Arctic Inspiration Prize awards $3 million to 8 recipients
It's the second year in a row AIP has awarded $3 million
More than $3 million was awarded to eight organizations across the North as part of the 10th annual Arctic Inspiration Prize.
The awards, broadcast Friday evening on CBC and APTN, are Canada's largest annual prize. It provides seed funding to new and innovative projects that improve the lives of people in the North.
Artist Laakkuluk Williamson Bathory and musician William Greenland hosted the virtual ceremony from opposite sides of the country — she was in Iqaluit and he was in B.C. — but that didn't prevent the ceremony from having an intimate and celebratory feel.
Ilagiitigut anngiangijaqatigiinnirq ilurqusivuttigut was awarded the $1 million grand prize for its project to build a 32-bed facility in Kuujjuaq, Nunavik, in northern Quebec. This will support families who are following an addiction recovery program together.
The project aims to blend best practices in the field of addiction with Inuit traditional knowledge, values and culture by bringing together Elders, addiction counsellors, hunters, scholars and community members to address the root causes of addiction, including intergenerational trauma.
"We're very grateful that we're recognized," said George Kauki, co-team leader, adding it was the third year in a row the project was nominated for the grand prize. "We're really glad our determination paid off."
"It's really good news for the region and for Inuit people," added Sarah May, also a co-team leader. "It's going to give a lot of hope for the region, for people who are seeking help and knowing that there's a place that they can go to and get help."
Prizes of up to $500,000 were awarded to five groups and two prizes of up to $100,000 were awarded to youth groups.
The Indigenous Community Safety Partnership Program, in Yukon, was awarded $500,000. Its first-of-its-kind Indigenous-led training, certification and mentorship is designed to help Yukon First Nations address the root causes of inter-generational trauma, violence, and vulnerability.
The program helps First Nations governments own, implement and sustain community safety, emergency preparedness, and justice initiatives.
Supporting Wellbeing, an N.W.T. organization which was also awarded $500,000, will use the prize money to develop a program that provides tools and resources for people who deliver land-based programming to better prepare them to respond to mental health challenges in remote environments.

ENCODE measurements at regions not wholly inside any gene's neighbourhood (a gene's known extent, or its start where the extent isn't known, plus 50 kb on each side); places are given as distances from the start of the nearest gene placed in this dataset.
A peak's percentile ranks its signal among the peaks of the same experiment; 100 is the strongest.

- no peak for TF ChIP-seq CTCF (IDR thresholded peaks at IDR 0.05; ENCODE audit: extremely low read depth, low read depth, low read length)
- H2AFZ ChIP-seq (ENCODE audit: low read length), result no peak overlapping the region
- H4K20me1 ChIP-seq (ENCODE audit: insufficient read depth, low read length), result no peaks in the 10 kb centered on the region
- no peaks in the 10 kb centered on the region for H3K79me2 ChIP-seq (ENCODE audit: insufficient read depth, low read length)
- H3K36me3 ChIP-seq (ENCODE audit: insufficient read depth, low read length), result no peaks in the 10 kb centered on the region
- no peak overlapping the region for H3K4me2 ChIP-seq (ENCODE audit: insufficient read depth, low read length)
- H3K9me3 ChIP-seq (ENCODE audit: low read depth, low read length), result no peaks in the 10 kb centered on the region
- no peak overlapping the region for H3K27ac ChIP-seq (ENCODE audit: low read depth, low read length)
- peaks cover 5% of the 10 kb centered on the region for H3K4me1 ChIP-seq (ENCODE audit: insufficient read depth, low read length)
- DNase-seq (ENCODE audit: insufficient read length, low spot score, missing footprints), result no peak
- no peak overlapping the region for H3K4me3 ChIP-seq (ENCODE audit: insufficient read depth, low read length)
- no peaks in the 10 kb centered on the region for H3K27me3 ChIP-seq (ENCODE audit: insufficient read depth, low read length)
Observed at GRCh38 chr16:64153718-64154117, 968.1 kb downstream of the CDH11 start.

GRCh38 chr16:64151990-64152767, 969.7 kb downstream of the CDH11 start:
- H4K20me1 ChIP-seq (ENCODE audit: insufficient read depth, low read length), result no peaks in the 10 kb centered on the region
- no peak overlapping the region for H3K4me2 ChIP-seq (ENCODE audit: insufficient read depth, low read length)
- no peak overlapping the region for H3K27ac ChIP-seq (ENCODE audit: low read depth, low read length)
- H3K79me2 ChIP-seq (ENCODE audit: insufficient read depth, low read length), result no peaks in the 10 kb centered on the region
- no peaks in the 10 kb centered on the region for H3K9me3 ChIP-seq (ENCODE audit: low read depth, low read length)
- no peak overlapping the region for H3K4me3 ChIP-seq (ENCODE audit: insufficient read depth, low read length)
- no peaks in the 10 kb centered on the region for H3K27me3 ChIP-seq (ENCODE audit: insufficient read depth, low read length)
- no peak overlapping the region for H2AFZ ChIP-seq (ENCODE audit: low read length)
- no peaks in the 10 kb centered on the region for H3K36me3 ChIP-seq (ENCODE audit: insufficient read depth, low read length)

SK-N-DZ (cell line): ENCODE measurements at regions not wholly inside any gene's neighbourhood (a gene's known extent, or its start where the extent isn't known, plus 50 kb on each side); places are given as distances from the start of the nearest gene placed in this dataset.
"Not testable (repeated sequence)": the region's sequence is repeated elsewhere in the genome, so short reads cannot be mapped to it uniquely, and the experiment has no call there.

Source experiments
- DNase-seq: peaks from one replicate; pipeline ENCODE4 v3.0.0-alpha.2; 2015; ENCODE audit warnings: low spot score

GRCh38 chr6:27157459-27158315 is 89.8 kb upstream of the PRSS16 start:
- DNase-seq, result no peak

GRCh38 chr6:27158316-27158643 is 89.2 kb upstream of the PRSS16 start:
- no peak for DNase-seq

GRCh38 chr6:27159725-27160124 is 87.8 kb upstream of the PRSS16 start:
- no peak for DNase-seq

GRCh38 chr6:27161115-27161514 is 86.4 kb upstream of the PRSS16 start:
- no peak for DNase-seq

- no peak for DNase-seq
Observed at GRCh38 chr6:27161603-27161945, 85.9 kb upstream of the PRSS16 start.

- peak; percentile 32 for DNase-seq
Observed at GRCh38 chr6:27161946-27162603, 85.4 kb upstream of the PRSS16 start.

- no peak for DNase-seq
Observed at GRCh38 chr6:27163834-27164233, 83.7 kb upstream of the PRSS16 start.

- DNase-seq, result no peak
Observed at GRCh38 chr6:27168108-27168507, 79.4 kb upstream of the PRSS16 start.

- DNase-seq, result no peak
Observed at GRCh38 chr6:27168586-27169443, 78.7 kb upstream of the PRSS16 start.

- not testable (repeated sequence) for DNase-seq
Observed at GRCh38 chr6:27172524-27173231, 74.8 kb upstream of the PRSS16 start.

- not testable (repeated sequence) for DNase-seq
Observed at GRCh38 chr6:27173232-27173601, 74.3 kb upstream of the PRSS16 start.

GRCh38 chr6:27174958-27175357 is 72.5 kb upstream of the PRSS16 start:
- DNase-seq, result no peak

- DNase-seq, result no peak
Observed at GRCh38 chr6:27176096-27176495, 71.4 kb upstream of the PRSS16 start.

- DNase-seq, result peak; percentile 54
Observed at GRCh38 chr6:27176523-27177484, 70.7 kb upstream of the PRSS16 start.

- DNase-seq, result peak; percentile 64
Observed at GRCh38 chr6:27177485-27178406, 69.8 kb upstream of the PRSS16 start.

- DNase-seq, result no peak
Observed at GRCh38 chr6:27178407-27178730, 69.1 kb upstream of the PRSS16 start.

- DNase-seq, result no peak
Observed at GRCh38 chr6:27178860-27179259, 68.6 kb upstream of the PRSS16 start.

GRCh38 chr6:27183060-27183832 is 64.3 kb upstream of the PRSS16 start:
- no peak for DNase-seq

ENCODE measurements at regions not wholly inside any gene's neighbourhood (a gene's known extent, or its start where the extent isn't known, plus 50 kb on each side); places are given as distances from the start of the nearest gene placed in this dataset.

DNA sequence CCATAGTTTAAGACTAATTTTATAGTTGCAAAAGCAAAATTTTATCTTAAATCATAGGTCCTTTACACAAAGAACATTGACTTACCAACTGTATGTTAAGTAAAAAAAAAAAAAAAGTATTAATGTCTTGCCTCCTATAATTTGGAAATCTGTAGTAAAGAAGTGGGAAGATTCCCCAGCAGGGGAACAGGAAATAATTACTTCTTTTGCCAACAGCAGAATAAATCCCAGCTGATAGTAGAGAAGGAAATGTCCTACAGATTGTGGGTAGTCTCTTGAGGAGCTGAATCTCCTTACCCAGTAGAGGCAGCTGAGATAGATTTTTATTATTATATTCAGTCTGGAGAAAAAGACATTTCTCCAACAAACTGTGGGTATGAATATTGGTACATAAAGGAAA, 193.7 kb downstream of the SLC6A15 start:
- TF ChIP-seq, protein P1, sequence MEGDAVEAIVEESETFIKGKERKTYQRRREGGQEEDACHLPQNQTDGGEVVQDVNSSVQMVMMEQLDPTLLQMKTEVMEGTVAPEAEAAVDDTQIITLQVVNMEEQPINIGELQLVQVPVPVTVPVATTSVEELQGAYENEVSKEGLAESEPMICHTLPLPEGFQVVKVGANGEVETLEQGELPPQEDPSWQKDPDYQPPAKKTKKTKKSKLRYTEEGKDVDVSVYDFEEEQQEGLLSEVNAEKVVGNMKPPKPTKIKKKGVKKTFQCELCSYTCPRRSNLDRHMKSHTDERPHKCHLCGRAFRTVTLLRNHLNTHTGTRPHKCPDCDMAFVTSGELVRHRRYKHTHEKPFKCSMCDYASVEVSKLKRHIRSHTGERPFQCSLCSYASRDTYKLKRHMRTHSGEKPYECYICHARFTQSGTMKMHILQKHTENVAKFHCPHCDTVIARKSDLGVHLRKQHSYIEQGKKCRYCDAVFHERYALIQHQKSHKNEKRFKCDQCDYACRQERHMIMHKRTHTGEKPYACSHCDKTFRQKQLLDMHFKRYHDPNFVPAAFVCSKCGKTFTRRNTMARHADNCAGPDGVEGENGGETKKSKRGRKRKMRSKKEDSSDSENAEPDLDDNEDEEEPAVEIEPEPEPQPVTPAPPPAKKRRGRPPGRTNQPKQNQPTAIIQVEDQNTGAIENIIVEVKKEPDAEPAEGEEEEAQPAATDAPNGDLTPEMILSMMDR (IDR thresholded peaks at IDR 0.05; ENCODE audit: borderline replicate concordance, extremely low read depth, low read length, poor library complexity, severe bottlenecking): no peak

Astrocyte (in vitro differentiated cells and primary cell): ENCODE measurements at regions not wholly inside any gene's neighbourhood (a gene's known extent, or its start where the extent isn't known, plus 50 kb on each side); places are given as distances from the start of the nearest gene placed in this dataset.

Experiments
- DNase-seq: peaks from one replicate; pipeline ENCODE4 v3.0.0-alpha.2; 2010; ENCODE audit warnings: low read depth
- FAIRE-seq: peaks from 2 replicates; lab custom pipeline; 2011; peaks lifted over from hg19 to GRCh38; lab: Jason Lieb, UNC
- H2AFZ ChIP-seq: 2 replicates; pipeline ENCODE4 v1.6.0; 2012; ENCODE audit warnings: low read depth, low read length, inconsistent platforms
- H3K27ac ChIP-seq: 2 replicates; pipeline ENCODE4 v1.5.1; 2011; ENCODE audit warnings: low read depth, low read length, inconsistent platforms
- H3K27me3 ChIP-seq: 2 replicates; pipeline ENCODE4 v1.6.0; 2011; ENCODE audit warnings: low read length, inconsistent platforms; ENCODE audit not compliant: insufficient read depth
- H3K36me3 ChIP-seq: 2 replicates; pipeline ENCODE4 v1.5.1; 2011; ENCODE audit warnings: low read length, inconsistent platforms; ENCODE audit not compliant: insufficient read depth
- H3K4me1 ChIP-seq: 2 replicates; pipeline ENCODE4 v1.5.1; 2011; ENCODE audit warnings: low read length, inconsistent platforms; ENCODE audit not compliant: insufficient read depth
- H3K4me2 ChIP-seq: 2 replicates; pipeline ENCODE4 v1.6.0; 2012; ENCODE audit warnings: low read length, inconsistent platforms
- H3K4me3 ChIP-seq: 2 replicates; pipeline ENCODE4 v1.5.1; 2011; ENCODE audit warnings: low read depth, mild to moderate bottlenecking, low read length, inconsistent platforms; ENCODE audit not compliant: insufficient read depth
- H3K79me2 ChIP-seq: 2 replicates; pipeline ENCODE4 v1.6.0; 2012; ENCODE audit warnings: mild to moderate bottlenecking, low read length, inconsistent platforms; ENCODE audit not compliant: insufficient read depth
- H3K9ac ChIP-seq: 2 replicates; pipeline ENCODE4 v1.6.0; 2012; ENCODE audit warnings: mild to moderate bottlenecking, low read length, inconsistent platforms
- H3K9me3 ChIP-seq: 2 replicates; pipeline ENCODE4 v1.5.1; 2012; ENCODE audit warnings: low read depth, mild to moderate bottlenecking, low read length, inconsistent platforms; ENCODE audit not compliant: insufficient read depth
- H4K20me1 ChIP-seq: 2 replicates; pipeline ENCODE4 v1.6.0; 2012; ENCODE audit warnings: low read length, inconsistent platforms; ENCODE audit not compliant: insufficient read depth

The Tuktoyaktuk Community Climate Resiliency Project was awarded $500,000 to help prepare the community of about 1,000 to make difficult decisions about climate change, including the possibility of relocating.
The Hope House team in Inuvik, N.W.T., was awarded $495,000 so it can provide supports to its clients that are experiencing homelessness, a growing issue in the community of just over 3,000. The supports include mental health counselling, referrals to rehabilitation, social housing programs and labour market opportunities.
Fish Camp at Happy's Landing, on the shores of Teetł'it Gwinjik (Peel River) in the Northwest Territories, was awarded $95,000 to host a traditional camp for people from any culture to learn traditional activities including fishing. Camp participants will share the dryfish they produce among themselves and with Gwich'in families and Elders in the community.
The two teams that were awarded $100,000 in the youth category are Indigenous Youth River Guide Training and the Treaty Talks team.
Indigenous Youth River Guide Training will teach Yukon and N.W.T. youth land-based skills — including flatwater and whitewater canoeing, wilderness medicine and whitewater rescue — to help them improve their self-esteem, leadership and self-determination, while helping them become wilderness guides. Meanwhile, the Treaty Talk team will create an On the Land Treaty Education camp for youth, Elders and community members across the N.W.T.
The awards ceremony also included performances from Yukon's Dena Zagi, PIQSIQ, who are two Inuit sisters from Yellowknife, and the Huqqullaaqatigiit Drum Dancers from Cambridge Bay, Nunavut.
The AIP is funded by its charitable trust, which has an endowment of approximately $50 million.
Over the past 10 years, AIP has given almost $20 million to about 50 recipients, according to Wally Schumann, chair of the AIP Charitable Trust and N.W.T. trustee for the prize.
"Out of those winners, there is a total impact to the laureates of close to $15 million annually that's been generated towards them," he said.
With files from Matisse Harvey